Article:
There's been a lot of coverage and conversation about war on my various social media feeds. We even interviewed our youth in the sermon-slot at the service last Sunday about this: quite how apocalyptic it can feel, in a time of nerve agents, false news, missile strikes, political positioning, environmental catastrophe, or not...
How can people of faith respond to a situation where countries attack each other? What is right or wrong?
There is a Christian view that is to be a pacifist. In that view, war is never acceptable. That is fine, and is a valid and legitimate place to be. Most Christians would use a 'Just War' approach, however, to making judgements about war. The primacy of a 'Christian' Just War theory rather fades into insignificance in the modern world. The ideas that have populated such a theory, from Augustine through Aquinas, have been subsumed and adapted into the modern day UN Charter. Christian 'Just War' is ultimately rooted in maintaining order so that true religion can flourish (if one takes it all the way back to Augustine, trying hard to reconcile Christianity with a military Roman Empire). The UN charter has a different absolute value for judging the making of wars: sovereignty of nations. None of which really helps the Christian make sense of war and the modern world. Does God really care about one country over another? Things change, systems and political structures wax and wane.
But Christians must be rooted in values that place humanity first: God did that by becoming one of us, becoming a human. God's grace is open to all, every single human being. Hairs on our heads are counted. So in looking at any issue of justice and ethics, where is the path that values humanity the most? Is fighting a war a way that humanity can be built up, valued, cherished and affirmed? Sometimes, yes. What if the second world war had NOT been fought, and the dark of Nazism had not been challenged. But what about firebombing Dresden? The "jus in bello" subtlety of Just War theory (if you must fight a war, fight it nicely, essentially) rears its head again. History does a fine job of judging which wars are just or not, even given the victors' habit of writing that history.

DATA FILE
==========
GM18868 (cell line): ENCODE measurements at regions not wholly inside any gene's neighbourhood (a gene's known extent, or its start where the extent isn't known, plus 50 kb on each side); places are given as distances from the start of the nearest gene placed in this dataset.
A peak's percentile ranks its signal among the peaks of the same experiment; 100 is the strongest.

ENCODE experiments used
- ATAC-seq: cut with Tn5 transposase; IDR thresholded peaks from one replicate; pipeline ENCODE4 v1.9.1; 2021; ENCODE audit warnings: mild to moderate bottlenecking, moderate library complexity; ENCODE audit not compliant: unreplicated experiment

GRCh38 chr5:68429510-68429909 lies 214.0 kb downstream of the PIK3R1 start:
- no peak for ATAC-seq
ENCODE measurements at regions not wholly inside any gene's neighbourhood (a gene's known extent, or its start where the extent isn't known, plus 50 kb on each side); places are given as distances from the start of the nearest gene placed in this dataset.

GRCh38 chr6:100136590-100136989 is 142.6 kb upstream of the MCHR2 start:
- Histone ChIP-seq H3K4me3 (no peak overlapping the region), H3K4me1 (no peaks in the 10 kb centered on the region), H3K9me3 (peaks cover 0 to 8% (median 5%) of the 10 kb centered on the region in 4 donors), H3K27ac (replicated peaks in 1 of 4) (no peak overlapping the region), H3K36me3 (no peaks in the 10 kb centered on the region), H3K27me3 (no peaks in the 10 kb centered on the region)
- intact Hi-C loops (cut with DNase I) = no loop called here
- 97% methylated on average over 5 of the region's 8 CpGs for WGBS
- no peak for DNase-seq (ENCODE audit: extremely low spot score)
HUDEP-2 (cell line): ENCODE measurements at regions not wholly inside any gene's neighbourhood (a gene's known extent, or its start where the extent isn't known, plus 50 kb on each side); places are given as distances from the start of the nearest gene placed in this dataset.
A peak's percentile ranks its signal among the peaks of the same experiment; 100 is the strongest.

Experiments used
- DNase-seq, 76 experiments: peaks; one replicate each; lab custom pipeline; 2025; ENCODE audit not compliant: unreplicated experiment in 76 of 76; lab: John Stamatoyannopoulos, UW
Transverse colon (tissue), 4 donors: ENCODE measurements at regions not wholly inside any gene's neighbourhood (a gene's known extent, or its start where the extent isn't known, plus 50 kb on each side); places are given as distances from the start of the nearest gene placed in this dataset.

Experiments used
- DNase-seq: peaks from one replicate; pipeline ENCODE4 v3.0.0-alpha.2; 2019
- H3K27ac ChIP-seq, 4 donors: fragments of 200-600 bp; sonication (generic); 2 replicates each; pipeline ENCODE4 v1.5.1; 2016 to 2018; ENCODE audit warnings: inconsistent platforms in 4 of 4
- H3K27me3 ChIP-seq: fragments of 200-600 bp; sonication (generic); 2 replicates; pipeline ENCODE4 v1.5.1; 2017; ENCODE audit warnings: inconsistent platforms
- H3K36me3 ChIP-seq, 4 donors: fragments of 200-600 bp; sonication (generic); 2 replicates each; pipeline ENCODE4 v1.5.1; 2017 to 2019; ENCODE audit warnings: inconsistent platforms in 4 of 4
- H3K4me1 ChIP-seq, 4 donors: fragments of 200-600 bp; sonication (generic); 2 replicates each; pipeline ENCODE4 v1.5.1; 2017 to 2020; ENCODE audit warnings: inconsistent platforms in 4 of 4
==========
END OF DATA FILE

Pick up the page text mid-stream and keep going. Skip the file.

So what do we do at the moment? Do we actually know what is going on, who has done what to whom? Have we been manipulated by regimes or news organisations or troll-farms to have a pre-conceived pro- or anti-war view? How can we, as individuals, even start to make that judgement?
But we can, as Christians, engage in the processes that are open to and are around us. We can challenge the politicians that represent us to be accountable and make decisions that are just and humane. We can protest and take direct action to force such accountability. We can preach and blog and tweet about the issues: to get others to work for accountability and human value. We can always even pray about it. A lot.
Can we get to a place where we, as Christians, can make definitive statements about whether war should happen or not? Unless we are truly pacifists, I think not, in the modern world of media and fluid truth (did I make that term up? I suspect I didn't) as we can never really know all the facts. No, I believe that is an anachronistic and arrogant view for 21st century Christians in a plural and secular world. We no longer own the right to define a "Just War". But we can be agents of light, agents of pressure, agents forcing accountability onto the powers and structures that act on our behalf.
Jesus appeared among the disciples and said, "Peace be with you." And they were glad...
Sermon preached on 15 July 2018 (Pride Weekend)
3 hours ago